To highlight the wonderful artists we have in The Store, we’re kicking off a new series on our blog – Featured Artist of the Month. Each month, we’ll be selecting a different artist from The Store and asking them to share a bit about themselves and their work.
Getting things started for us is an interview with Jeffrey Lloyd Dever. Primarily working with polymer clay, Jeffery creates whimsical jewelry, baskets, vessels and sculpture that pay homage to the natural wonderland of his youth. Combining bold colors, patterns and forms, his work is a feast for the eyes.
What is your artistic background?
I’ve been a maker my entire life, drawing almost every day since I could hold a pencil. My formal training is a bachelor’s degree in Fine Art, but I’ve spent most of my professional career in the commercial fields of graphic design and illustration. I am the founder and creative director of Dever Designs in the Washington DC suburbs, and served on the adjunct faculty of MICA, the Maryland Institute College of Art, teaching graphic design and visual metaphor illustration for twenty years. Today I devote most of my time to the pursuit of my studio art. When my schedule allows, I also enjoy teaching multi-day masterclass workshops around the US and internationally.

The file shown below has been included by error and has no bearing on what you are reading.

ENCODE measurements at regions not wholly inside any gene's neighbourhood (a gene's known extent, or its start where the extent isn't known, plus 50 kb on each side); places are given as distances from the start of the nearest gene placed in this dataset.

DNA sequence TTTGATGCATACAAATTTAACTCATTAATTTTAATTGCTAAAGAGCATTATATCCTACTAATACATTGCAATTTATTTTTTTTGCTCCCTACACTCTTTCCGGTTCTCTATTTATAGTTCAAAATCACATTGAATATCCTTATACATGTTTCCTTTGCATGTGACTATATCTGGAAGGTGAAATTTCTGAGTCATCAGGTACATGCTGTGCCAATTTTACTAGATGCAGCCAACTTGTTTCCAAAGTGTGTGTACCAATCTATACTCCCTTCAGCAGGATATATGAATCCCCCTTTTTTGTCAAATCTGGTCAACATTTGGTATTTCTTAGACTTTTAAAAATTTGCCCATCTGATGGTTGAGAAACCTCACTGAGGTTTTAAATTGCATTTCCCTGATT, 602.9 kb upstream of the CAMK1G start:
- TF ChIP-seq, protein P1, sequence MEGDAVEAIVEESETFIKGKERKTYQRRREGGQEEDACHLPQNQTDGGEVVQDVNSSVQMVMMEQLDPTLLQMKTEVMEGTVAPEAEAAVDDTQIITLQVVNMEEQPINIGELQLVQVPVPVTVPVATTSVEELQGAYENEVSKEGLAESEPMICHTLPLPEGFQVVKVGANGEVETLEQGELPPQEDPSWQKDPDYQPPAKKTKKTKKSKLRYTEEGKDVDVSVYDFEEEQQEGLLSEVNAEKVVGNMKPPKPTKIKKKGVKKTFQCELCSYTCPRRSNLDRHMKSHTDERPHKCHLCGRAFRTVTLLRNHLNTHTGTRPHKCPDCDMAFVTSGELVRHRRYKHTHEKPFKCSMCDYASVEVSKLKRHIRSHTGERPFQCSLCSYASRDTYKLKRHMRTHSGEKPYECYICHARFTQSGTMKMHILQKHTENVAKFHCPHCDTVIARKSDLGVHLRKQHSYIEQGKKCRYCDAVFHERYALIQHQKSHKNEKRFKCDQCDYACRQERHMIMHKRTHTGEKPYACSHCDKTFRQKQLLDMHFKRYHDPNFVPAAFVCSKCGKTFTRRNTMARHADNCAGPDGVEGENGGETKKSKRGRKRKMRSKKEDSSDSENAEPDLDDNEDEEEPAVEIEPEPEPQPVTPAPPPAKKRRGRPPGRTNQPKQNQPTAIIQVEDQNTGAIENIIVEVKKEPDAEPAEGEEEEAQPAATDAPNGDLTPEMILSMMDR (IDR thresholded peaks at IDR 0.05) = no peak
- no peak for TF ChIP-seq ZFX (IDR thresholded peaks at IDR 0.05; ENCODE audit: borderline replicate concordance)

What are your favorite materials to work with/types of items to make?
I am an analog animal living in a digital world. Therefore, I love working with my hands, and the feel of using various materials to explore whatever my mind’s eye envisions. Over a period of several years I gave a series of three PowerPoint lectures at different conferences on the theme “Immaterial”. The purpose of the series was to inspire artists to look at everything around them as potential art material, and to free them to consider the possibilities. To illustrate the presentations, I made over 150 pieces of jewelry from everything from cardboard to paperclips, and Q-tips to dried fruit peels. It was a real growth experience.
Today, my primary medium is polymer clay and exploring the possibilities beyond what it was designed to do. In honor of a fellow artist, Elise Winters, my quest is to respect her legacy of elevating the medium into the broader art and fine craft world. I seek to do this by creating sculptural objects from jewelry to vessels, basketry, and installations, with works in many significant collections, exhibitions and museums.
From where do you draw your inspiration?
I grew up in New England with a deep love of nature. It has been and remains a primary muse. I do not seek to replicate it, but rather draw from it as a starting point for the conceptual ideas I wish to express. The jewelry pieces Contemporary Craft has are from that naturalistic perspective.